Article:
Wholesale Price Index and Consumer Price Index – Measures to contain inflation
06-December-2012 18:59 IST
GAP between WPI and CPI; Government and RBI takes Several Measures to Contain Inflation
Year-on-year inflation in October, 2012 measured in terms of Wholesale Price Index (WPI) and the Consumer Price Index (CPI) (New series) was 7.45 per cent and 9.75 per cent, respectively. The details of the level of WPI and CPI (NS) and the rate of inflation are indicated below.
|Table: Comparative weights, base, indices and inflation of WPI and CPI
|Composition of Indices
|Wholesale Price Index (Base: 2004-05=100)
|General and group
|Consumer Price Index for new series (base: 2010=100)
|CPI-NS General (all India)
|Note: the figures are provisional for October 2012 in case of WPI and CPI-NS
Variation in the level of index and inflation in these two indices is due to difference in base year, commodity composition and weights.
Inflation measured in terms of both these indices currently is above the comfort level of Government and Reserve Bank of India. Government and Reserve Bank of India have been conscious of the need to contain inflation. Measures taken in this regard are given at Anenxure-I.
Measures taken to contain inflation
1. Fiscal and Administrative measures
Reduced import duties to zero-for wheat, onion, pulses, crude palmolein and to 7.5% for refined and hydrogenated oils and vegetable oils.
Duty-free import of white and raw sugar was extended upto 30/6/2012; presently the import duty has been kept at 10%.
Ban on export of onion was imposed for short period of time whenever required. Exports of onion were calibrated through the mechanism of Minimum Export Prices (MEP).
Maintained the Central Issue Price (CIP) for rice (at Rs. 5.65/kg for BPL and Rs. 3/kg for AAY) and wheat (at Rs. 4.15/kg for BPL and Rs. 2/kg for AAY) since 2002. Effective prices for BPL families in 2012-13 are 23.4% and 22.8% of the economic cost of rice and wheat respectively.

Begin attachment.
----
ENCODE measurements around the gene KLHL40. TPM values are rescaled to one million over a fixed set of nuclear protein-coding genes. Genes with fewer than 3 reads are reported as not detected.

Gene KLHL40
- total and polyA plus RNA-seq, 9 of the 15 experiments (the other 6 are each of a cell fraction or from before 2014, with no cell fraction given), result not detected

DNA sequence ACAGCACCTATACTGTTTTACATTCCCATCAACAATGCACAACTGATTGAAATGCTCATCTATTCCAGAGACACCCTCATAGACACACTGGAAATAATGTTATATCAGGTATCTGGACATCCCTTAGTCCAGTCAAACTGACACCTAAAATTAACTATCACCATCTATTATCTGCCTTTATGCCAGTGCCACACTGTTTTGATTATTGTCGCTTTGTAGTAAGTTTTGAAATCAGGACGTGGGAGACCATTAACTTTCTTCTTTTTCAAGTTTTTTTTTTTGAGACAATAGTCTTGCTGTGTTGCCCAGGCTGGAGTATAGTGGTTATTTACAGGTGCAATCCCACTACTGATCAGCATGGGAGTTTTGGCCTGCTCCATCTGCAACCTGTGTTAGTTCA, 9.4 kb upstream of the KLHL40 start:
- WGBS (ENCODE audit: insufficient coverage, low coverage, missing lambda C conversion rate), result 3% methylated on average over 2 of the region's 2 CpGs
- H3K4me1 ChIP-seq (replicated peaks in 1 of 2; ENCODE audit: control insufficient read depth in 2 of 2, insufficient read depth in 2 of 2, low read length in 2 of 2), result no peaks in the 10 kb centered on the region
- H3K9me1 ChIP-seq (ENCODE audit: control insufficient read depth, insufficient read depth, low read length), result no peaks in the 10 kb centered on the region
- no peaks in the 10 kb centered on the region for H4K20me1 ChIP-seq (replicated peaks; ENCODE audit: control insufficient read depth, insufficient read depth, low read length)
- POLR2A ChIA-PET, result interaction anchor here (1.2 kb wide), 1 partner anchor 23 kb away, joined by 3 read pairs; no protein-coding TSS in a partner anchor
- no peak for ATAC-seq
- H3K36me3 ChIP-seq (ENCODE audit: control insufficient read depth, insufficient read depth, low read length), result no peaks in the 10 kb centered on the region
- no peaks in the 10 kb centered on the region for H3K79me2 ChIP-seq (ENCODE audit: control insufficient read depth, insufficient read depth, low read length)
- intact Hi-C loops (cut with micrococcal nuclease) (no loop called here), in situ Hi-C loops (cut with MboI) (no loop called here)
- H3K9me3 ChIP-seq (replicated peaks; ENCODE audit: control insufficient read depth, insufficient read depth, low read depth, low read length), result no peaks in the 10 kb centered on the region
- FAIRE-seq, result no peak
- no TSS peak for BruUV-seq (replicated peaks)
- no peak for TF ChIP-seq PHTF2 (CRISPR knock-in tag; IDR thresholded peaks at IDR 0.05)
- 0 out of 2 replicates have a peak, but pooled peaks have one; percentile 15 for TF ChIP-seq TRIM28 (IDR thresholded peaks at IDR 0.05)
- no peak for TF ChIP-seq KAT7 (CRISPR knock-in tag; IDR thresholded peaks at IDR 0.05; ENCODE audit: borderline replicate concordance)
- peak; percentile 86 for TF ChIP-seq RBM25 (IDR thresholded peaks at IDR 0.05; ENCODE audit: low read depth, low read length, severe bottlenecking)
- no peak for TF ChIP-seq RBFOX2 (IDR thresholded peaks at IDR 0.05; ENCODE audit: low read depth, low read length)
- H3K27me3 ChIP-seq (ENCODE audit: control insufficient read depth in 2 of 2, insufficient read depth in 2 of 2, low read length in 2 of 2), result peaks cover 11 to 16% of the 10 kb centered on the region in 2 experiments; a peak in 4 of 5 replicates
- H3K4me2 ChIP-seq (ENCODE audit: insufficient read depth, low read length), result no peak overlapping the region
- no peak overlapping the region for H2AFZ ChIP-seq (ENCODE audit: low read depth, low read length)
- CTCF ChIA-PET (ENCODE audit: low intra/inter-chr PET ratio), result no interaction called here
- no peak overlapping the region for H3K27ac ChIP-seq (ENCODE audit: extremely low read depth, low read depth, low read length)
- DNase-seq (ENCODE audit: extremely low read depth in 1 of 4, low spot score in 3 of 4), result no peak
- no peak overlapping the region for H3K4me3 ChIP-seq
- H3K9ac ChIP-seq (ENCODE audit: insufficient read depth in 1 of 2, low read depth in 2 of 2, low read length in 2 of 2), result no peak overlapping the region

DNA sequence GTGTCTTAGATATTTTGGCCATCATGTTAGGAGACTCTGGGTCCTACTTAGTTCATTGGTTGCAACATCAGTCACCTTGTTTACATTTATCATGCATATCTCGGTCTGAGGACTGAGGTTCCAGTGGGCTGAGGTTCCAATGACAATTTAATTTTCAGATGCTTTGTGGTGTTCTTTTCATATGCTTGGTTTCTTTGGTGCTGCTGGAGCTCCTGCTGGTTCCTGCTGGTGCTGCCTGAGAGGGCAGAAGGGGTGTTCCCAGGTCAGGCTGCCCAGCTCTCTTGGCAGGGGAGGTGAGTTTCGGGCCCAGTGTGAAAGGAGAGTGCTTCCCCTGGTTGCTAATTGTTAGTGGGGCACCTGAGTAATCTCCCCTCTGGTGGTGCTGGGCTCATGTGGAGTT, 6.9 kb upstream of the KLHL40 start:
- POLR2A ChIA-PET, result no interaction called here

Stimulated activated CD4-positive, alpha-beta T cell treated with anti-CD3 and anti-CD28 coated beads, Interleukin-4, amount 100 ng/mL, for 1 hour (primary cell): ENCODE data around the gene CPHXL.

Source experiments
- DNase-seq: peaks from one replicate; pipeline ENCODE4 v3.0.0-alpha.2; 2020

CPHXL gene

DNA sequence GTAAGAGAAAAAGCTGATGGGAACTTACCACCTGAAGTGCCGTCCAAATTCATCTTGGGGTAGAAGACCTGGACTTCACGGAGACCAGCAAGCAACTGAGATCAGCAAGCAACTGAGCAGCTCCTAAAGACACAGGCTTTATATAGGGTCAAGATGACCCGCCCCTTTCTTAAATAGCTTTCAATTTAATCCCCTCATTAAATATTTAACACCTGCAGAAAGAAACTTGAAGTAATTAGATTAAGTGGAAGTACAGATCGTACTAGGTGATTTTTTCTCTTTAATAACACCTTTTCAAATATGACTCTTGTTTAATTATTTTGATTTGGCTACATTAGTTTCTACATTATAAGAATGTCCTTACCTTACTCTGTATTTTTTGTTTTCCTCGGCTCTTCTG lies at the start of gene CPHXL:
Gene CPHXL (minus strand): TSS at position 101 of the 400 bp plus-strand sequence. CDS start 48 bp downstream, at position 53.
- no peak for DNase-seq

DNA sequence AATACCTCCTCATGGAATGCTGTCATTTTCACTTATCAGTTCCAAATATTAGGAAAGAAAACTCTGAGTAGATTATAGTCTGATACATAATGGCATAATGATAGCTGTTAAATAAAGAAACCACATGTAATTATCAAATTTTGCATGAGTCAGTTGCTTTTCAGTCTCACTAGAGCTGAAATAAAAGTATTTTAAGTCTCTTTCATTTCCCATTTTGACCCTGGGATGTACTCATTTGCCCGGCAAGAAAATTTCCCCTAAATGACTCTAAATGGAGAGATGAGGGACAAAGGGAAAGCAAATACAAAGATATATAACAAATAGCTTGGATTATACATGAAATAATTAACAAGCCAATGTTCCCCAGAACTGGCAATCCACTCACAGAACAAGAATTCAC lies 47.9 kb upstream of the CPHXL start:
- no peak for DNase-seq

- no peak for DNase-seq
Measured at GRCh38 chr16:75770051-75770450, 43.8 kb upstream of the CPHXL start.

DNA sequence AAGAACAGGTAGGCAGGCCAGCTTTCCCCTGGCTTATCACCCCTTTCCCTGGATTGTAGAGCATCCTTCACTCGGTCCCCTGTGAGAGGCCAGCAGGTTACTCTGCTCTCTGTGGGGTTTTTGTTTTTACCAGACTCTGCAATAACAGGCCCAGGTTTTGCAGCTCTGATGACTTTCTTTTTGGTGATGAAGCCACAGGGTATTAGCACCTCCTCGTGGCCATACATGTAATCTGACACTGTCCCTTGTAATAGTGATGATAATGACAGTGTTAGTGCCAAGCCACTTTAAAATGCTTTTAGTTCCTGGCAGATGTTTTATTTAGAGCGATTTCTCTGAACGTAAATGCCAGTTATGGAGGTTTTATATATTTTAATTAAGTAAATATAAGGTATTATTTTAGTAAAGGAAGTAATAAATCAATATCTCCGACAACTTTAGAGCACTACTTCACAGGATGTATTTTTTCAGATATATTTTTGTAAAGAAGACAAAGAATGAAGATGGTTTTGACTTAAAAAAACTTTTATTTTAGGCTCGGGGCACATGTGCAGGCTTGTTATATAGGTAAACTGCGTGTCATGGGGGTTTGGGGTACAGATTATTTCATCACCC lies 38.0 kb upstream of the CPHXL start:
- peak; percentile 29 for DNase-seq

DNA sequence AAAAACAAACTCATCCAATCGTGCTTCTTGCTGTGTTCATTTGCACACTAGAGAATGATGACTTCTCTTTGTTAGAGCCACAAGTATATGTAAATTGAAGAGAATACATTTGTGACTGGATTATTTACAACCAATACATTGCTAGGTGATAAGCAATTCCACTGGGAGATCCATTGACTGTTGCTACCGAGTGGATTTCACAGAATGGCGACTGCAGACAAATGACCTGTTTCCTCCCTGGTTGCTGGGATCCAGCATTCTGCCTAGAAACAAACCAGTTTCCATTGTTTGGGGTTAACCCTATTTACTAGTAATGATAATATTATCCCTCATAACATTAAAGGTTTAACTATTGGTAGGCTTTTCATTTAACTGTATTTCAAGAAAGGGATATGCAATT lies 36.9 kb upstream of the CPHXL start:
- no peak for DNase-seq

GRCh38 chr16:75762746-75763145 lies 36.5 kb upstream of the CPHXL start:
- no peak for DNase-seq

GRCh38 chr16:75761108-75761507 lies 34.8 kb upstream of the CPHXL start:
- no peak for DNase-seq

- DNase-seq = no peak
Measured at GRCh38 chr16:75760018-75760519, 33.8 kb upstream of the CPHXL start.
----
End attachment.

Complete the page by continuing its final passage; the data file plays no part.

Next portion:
Suspended futures trading in rice, urad, tur, guar gum and guar seed.
Banned export of edible oils (except coconut oil and forest based oil) and edible oils in blended consumer packs upto 5 kg with a capacity of 20,000 tonnes per annum and pulses (except Kabuli chana and organic pulses and lentils upto a maximum of 10,000 tonnes per annum)
Imposed stock limits from time to time in the case of select essential commodities such as pulses, edible oil, and edible oilseed and in the case of paddy and rice for specific seven states upto 30.11.2012.
To ensure adequate availability of sugar for the households covered under TPDS, the levy obligation on sugar factories was resorted to 10% for sugar season 2011-12.
Government allocated rice and wheat under OMSS scheme.
Off take of wheat and rice continued to be maintained to ensure adequate availability of food grains. Overall off-take of wheat and rice was 53.0 million tonnes in 2010-11 and 56.4 million tonnes in 2011-12. In first five months of the current fiscal year 24.0 million tonnes has already been distributed.
Resumed the scheme for subsidized imported pulses through PDS in a varied form with the nomenclature “Scheme for Supply of Imported Pulses at Subsidized rates to States/UTs for Distribution under PDS to BPL card holders” with a subsidy element of Rs. 20/- per kg to be paid to the designated importing agencies upto a maximum number of BPL card holders for the residual part of the current year and extended the scheme for subsidized imported edible oils w.e.f. 1.10.2012 to 30.9.2013 with subsidy of Rs. 15/- per kg for import of upto 10 lakh tonnes of edible oils for this period.
2. Budgetary and other measures
A number of measures have been announced in Union Budget 2012-13 to augment supply and improve storage and warehousing facilities. Government had launched a National Mission for Protein supplements in 2011-12 with allocation of Rs. 300 crore. To broaden the scope of production of fish to coastal aquaculture, apart from fresh water aquaculture, the outlay 2012-13 is being stepped up to Rs. 500 crore. Recently, Government has permitted Foreign Direct Investment (FDI) in multi-brand retail trading. This will help consumers and farmers by improving the sell and purchase facilities.
3. Monetary measures
The Reserve Bank of India (RBI) had also taken suitable steps to contain inflation with 13 consecutive increase by 375 bps in policy rates from March 2010 to October 2011.
However, to increase liquidity, it reduced CRR (from 6% to 4.25%) and SLR (from 25% to 23%). With moderation in inflation, repo rate was also reduced by 50 basis points in April 2012 to bring it to 8.00 per cent.
This was stated by the Minister of State for Finance Shri Namo Narain Meena in a written reply to a question in the Rajya Sabha today.
Source: Press Information Bureau